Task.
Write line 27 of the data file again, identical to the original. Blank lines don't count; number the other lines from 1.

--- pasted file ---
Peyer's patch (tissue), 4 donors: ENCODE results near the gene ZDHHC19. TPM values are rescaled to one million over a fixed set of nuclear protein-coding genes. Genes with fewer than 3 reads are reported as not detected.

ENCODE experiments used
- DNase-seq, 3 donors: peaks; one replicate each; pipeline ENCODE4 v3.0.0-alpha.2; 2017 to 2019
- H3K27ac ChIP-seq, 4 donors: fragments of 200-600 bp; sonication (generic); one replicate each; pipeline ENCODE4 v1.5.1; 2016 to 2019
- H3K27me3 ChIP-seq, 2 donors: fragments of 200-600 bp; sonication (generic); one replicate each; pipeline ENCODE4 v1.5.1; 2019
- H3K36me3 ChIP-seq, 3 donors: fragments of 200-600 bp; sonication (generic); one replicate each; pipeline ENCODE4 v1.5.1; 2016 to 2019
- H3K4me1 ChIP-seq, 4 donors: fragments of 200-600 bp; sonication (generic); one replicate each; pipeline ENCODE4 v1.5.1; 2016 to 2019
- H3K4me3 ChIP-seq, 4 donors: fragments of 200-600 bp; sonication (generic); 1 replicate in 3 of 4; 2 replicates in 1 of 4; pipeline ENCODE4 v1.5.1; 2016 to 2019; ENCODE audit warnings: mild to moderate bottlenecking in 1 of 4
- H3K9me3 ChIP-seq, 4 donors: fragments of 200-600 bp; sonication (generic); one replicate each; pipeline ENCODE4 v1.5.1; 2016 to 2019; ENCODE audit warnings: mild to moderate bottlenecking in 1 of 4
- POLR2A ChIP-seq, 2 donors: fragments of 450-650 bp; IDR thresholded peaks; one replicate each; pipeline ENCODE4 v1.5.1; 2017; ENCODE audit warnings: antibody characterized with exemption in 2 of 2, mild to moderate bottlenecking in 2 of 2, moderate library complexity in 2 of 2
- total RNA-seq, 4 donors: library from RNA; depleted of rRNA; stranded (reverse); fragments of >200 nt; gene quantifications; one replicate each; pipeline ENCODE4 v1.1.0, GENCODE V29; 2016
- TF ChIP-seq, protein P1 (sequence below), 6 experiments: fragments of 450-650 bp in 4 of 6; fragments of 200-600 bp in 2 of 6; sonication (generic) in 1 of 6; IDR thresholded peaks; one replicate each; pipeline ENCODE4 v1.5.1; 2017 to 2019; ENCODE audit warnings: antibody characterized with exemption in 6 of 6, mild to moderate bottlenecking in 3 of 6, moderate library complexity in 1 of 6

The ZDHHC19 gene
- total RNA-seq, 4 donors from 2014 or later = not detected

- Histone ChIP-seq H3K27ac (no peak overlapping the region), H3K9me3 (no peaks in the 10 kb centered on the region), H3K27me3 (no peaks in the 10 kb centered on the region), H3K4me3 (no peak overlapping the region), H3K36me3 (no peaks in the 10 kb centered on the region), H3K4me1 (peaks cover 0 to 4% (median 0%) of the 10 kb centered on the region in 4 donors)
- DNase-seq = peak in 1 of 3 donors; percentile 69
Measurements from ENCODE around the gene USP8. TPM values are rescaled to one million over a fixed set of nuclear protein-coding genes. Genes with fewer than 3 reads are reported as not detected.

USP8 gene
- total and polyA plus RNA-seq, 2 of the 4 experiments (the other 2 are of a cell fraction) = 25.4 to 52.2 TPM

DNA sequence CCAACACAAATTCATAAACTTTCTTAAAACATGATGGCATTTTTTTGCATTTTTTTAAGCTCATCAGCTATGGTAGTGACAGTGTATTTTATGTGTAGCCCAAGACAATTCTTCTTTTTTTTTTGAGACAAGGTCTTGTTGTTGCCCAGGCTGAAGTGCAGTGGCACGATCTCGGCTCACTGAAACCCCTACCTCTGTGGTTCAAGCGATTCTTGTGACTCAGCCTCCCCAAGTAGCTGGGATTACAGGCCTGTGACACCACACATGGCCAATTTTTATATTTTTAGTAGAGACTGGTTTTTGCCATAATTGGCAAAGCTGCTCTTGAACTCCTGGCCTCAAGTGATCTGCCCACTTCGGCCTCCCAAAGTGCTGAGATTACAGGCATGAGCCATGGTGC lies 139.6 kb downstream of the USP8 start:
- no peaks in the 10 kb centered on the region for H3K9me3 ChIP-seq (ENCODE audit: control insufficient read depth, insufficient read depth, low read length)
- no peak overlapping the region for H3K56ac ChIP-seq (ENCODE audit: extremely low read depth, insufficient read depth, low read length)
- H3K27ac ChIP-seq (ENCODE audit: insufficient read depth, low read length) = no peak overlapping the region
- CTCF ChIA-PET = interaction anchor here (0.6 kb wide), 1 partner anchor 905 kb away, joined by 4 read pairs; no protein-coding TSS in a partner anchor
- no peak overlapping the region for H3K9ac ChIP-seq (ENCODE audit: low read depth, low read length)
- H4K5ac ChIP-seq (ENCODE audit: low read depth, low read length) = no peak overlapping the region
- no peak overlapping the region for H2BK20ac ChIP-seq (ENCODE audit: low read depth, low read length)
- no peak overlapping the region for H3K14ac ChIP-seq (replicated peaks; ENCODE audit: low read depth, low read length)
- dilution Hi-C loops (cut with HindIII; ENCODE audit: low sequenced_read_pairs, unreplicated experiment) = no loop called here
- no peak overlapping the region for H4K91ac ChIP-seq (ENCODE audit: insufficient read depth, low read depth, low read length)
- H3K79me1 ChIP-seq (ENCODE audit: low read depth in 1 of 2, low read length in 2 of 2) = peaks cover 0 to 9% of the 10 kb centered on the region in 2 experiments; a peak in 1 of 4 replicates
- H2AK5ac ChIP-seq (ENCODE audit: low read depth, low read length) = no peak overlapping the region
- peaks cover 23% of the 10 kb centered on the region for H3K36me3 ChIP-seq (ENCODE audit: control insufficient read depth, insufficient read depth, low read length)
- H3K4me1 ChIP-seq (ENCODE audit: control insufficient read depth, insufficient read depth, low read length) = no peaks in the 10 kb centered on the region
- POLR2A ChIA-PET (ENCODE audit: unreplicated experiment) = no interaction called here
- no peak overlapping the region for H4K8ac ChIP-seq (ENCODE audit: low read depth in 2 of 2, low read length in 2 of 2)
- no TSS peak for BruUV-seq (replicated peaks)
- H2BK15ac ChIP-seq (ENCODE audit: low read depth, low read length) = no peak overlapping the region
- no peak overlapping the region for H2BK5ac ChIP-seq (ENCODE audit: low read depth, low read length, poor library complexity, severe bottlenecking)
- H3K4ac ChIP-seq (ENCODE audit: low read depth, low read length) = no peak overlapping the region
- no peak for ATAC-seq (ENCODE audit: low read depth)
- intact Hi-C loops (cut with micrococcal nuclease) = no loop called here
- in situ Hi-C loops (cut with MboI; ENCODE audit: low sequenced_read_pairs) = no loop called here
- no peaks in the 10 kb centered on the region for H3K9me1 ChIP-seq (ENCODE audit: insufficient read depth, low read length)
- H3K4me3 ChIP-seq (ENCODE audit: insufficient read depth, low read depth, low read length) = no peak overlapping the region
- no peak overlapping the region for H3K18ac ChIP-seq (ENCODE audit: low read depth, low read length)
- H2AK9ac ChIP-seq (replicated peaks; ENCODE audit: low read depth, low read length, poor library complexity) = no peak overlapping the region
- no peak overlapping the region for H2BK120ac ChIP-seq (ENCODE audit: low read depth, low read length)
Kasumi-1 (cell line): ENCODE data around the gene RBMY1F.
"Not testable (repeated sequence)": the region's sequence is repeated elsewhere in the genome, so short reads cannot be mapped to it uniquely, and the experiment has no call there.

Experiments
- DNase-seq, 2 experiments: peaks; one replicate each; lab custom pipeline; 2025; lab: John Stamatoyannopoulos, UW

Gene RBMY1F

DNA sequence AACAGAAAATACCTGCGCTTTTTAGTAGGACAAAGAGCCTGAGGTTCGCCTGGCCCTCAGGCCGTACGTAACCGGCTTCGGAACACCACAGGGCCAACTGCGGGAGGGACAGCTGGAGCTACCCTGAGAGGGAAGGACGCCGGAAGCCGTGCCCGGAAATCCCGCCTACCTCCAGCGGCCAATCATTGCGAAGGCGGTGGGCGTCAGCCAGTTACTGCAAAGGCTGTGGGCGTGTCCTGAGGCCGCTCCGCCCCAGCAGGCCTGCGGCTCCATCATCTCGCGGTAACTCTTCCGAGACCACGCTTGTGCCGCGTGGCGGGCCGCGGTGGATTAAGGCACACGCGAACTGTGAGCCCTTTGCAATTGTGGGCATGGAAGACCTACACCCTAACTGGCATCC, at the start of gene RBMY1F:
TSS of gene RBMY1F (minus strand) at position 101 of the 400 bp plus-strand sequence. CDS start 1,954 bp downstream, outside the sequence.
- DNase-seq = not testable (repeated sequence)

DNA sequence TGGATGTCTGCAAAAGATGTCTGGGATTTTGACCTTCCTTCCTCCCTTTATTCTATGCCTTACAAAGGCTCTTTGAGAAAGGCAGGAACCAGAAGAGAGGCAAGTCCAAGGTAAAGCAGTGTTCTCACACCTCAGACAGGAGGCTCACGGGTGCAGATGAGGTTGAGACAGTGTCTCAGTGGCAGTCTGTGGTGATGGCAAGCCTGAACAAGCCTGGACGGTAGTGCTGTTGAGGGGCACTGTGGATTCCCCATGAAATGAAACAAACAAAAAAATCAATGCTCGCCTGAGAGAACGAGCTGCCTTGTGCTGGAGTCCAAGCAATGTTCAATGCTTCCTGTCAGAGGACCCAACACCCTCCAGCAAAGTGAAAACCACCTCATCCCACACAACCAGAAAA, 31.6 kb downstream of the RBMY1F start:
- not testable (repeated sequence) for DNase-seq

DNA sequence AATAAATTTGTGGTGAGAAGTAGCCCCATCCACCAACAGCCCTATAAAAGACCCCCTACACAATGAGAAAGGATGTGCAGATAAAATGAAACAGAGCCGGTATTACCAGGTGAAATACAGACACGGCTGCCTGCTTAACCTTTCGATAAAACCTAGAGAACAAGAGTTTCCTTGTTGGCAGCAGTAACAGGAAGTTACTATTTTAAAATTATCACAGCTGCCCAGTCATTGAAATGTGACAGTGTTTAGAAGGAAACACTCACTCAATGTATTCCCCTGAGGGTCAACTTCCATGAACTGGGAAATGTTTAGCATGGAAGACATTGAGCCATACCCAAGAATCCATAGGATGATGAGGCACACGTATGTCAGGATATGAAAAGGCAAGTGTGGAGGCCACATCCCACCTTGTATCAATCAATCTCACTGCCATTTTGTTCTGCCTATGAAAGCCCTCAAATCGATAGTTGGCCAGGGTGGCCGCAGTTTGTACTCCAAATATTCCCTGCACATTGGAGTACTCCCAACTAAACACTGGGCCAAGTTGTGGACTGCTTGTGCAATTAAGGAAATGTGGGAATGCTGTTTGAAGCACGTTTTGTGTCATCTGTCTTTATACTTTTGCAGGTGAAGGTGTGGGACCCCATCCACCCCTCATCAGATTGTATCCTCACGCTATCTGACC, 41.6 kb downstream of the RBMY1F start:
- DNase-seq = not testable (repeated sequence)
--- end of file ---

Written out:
- no peak overlapping the region for H2BK20ac ChIP-seq (ENCODE audit: low read depth, low read length)